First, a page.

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In Brazil’s WSF Many Still Believe Another World Is Possible

World Social Forum MarchBack to its origins, and back to the future (some hope), the World Social Forum is celebrating its tenth anniversary in Porto Alegre, the capital of Brazil’s southernmost state of Rio Grande do Sul. This is where the WSF was born. Created as an alternative to the World Economic Forum, the Opening March has traditionally been about as anti-Davos as possible.

Leading the procession of an estimated 10,000 participants and supporters, a group representing African religions, followed by worker union members, reps of political parties, students, environmentalists, Negro movements, the gay (GLBTT) community, supporters of the Palestinian cause and some protesters calling for the impeachment of the governor of Rio Grande do Sul, Yeda Crusius.

“This march is a synthesis of the Forum. The core feeling is one of diversity, of sharing with other movements. This gives us fantastic energy to keep going throughout the year,” explained Calimério Junior, a student member of the Citizen Education Network, an NGO.

Among the many banners and posters, attacks on neo-liberalism, lists of worker grievances and calls for ensuring that national sovereignty is protected when extracting petroleum off the coast of Brazil. 

Carrying an enormous red banner, Laurence Gonçalves, announced that he was a representative of the Marijuana March, participating in favor of “public control of the use of drugs” and changes in legislation inside and outside Brazil.

“Control should be in the hands of the citizens, not like it is now, which is chaotic, people dying without medical assistance,” declared Gonçalves, who was surrounded by a noisy bunch of supporters.

It was hard not to notice a man covered with mud. He explained he was a member of an alternative community called the Peace Village and the mud was “An expression of our  love for Mother Earth.”

One of the marchers was the federal deputy (member of the House of Representatives – Chamber of Deputies – in Brasilia), Luciana Genro (P-Sol-RS). She seemed very pleased that the Forum had returned to Porto Alegre. The thing she most wanted the Forum to achieve, she said, was greater coordination among the many organizations and social movements who were present.

“It’s a great honor to have all these people who believe that another world is possible here in Porto Alegre,” she declared. “Social movements have to unite in their aims even though there are people from different parties involved. Our struggle is for the same goals.”

.The anti-Forum even had an anti-anti-Forum group, punk anarchists (that’s what they call themselves) who brought up the rear end of the march.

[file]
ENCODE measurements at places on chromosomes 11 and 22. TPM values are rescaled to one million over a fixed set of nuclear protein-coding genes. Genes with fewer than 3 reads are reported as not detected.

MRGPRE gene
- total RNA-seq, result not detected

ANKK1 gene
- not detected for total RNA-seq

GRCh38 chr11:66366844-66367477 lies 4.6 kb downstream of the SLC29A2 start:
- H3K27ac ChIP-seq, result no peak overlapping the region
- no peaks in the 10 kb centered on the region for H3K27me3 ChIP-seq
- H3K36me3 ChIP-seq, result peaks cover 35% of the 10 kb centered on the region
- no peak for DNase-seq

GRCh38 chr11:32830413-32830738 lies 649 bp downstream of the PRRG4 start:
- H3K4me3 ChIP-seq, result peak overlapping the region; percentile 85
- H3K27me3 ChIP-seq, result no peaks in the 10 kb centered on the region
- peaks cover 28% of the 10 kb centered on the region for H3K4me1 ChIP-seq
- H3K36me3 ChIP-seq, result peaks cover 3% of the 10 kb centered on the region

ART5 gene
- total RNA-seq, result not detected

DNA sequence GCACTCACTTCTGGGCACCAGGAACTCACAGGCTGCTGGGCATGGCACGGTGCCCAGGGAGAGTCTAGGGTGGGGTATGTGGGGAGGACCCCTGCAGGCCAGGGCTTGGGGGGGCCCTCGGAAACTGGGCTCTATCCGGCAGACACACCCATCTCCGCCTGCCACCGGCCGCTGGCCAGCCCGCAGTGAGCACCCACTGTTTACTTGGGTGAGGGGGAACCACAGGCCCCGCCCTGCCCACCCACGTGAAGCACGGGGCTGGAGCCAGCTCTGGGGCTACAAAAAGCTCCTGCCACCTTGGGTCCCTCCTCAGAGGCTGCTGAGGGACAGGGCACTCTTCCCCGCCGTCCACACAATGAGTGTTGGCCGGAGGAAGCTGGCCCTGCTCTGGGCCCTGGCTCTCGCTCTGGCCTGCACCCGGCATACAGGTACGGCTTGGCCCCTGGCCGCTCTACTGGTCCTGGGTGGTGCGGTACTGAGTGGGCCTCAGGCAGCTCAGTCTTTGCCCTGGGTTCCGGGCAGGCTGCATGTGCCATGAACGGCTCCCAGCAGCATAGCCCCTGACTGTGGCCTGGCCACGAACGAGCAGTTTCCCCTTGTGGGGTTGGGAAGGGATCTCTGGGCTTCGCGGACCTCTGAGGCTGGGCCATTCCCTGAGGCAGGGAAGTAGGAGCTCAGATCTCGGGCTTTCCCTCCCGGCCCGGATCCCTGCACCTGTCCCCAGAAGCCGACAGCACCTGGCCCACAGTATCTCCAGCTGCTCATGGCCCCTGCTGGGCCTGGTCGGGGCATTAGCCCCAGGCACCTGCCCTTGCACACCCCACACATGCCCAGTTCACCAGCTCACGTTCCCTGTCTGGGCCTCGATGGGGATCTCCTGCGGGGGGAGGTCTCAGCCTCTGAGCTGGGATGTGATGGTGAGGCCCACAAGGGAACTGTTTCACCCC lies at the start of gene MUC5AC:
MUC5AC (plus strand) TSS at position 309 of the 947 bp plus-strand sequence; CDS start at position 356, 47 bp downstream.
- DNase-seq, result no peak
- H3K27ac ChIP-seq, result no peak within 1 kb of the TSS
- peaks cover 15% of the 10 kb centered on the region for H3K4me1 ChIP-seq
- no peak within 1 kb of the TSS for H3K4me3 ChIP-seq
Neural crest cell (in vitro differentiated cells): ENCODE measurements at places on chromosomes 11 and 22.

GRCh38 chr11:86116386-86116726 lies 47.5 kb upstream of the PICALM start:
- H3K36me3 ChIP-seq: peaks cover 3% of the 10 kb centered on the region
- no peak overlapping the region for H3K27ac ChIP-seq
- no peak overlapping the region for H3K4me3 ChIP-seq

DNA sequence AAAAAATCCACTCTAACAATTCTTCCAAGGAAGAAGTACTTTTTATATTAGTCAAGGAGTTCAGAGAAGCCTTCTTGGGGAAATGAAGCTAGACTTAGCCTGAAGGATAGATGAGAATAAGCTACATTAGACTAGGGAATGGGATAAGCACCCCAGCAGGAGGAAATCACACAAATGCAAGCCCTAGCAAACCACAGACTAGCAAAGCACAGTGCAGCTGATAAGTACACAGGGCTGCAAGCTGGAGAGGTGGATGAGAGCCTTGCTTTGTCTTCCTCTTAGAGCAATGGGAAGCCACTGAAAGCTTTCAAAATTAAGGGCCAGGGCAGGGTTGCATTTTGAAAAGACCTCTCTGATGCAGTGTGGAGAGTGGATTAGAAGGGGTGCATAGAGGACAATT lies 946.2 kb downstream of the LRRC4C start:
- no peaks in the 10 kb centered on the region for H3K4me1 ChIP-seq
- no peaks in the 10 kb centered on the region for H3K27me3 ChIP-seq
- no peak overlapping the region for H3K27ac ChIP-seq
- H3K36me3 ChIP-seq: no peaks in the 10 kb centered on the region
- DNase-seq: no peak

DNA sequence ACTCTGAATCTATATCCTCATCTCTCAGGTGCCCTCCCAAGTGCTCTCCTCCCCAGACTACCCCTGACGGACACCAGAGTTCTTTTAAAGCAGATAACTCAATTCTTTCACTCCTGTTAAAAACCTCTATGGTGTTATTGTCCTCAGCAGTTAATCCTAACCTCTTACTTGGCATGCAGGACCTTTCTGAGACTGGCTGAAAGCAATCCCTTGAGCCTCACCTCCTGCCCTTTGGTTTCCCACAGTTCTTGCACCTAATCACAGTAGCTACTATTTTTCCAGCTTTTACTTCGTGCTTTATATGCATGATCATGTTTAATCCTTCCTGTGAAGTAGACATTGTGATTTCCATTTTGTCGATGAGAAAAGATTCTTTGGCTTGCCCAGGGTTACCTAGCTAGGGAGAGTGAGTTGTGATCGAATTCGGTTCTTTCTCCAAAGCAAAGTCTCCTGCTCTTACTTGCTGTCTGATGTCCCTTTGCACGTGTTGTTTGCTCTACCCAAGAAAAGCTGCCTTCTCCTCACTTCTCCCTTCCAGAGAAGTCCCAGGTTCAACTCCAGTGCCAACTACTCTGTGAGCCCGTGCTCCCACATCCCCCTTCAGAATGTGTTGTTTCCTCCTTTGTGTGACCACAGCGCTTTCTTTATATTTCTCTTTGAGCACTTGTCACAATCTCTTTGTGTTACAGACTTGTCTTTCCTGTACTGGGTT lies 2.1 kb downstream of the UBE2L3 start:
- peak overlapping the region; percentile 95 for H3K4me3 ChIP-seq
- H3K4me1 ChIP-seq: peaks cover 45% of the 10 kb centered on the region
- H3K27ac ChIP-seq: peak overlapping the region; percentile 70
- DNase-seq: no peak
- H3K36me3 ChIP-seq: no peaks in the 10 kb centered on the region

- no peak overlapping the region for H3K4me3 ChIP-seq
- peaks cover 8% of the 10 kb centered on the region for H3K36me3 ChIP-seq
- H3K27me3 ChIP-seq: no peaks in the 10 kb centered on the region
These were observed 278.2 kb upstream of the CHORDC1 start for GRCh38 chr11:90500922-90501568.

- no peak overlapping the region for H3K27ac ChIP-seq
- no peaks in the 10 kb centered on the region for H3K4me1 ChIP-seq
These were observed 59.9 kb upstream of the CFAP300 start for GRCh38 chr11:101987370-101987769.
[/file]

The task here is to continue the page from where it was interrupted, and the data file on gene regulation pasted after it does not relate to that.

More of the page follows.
They were upset about the financing of – well, everything: social organizations, social movements and so on. Was it possible that  multinationals were paying for part of the Forum?

“The Forum has lost its combative character and independence. Another world is not possible if it is financed by foreign companies,” sentenced a school teacher, Daniela Dias.

ABr

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  • Captain America

    What so many people do not understand . . . .
    The governments will never legalize marijuana because it is a major source of revenue for the lawyers, judges, and police, and because their financiers will not allow them to decriminalize their golden calf.

    In fact, the largest, oldest drug cartel in existence is the CIA. The reason Japan launched the attack on Pearl Harbor was because the U.S. government was in cahoots with the Chinese in an attempt to flood Japan with Chinese heroin, destabilizing their society, and leaving them more vulnerable to Chinese invasion.

    The CIA has been using drugs to destabilize other nations since. This is their modus operandi. They are only one of the many agencies worldwide which are run by the international bankers, and operate under the cover of a government agency, but time and again, they have proven to be above the law. The same bankers who run this operation are the people who finance and equip the notorious drug cartels of Mexico, Central, and South America.

    Their goal is simple. Destabilize the economies of these states, and gain control of the banking systems through loans and nationalization.

    Just imagine the amount of money that could be put to use productively if it wasn’t funneled into the ILLEGAL drug trade. The taxes that could be levied on such money. The jobs that could be created. The health care expenses that would be saved. The amount of law enforcement needed. The legal expenses incurred. For the U.S. alone it would be hundreds of billions of dollars each year, and I’m sure Brazil isn’t far behind.

    Just imagine what the Mexican people could accomplish if their country wasn’t deep into an unwinnable drug war.

    I could go on and on about how much money and how many lives are lost to this horrible policy of criminalizing drugs, but the truth is, the powers that be will never allow it to be changed. The drug war is one of the more successful campaigns they have waged against the governments and citizens of the world, and they will never allow it to die. The lawmakers have no power to fight these people, because they owe their allegiance to the same people who wage war against the citizens. The International Bankers.

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